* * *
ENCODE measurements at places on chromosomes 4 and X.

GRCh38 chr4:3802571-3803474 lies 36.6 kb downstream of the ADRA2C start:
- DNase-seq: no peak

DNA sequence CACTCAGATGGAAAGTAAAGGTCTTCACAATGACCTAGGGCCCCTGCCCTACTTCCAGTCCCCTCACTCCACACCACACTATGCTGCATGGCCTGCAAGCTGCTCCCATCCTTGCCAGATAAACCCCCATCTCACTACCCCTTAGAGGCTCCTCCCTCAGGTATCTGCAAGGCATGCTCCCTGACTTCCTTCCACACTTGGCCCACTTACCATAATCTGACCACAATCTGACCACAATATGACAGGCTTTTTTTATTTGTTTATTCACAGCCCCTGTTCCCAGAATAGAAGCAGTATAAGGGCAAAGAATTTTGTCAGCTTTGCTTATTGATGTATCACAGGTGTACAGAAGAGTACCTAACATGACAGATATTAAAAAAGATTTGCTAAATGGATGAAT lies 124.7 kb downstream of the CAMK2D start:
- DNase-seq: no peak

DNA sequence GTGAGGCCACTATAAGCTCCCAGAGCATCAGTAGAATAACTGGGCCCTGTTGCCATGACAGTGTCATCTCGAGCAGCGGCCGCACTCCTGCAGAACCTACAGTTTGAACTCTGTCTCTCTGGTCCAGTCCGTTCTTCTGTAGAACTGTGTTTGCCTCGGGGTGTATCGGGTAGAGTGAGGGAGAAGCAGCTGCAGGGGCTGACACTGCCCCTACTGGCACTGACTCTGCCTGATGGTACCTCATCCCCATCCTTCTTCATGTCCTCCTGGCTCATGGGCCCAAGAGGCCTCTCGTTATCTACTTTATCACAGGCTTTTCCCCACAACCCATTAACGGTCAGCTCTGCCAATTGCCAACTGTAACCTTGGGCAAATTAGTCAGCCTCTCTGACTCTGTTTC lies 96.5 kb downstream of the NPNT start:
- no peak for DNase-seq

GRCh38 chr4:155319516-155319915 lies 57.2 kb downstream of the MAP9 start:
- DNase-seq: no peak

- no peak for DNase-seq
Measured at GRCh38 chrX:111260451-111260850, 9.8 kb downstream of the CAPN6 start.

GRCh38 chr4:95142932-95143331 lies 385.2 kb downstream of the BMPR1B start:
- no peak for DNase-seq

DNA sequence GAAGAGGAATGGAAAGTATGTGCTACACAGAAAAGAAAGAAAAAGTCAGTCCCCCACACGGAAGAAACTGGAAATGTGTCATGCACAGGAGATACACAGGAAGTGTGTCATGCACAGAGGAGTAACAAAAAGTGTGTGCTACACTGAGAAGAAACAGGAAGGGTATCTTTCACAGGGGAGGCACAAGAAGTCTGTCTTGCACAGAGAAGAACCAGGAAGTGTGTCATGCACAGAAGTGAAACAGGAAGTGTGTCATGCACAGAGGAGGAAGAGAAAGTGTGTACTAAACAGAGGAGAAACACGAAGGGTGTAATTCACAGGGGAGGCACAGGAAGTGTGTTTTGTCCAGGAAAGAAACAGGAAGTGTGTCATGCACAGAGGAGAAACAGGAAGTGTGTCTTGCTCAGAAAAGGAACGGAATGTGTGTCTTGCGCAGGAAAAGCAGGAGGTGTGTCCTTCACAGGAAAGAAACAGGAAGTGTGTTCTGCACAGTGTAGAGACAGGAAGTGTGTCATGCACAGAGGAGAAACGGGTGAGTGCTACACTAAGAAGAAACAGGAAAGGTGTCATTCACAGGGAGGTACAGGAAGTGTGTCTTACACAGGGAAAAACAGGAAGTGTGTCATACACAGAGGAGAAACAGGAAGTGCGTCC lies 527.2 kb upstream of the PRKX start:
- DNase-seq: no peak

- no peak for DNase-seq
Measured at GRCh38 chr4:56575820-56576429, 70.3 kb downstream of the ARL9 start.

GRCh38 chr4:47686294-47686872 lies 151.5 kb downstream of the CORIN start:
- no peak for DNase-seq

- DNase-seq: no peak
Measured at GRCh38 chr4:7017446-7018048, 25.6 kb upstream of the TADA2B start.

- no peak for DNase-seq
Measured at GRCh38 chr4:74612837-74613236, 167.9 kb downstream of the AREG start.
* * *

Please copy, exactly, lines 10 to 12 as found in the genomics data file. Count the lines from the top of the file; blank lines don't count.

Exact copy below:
- no peak for DNase-seq
Measured at GRCh38 chrX:111260451-111260850, 9.8 kb downstream of the CAPN6 start.

GRCh38 chr4:95142932-95143331 lies 385.2 kb downstream of the BMPR1B start: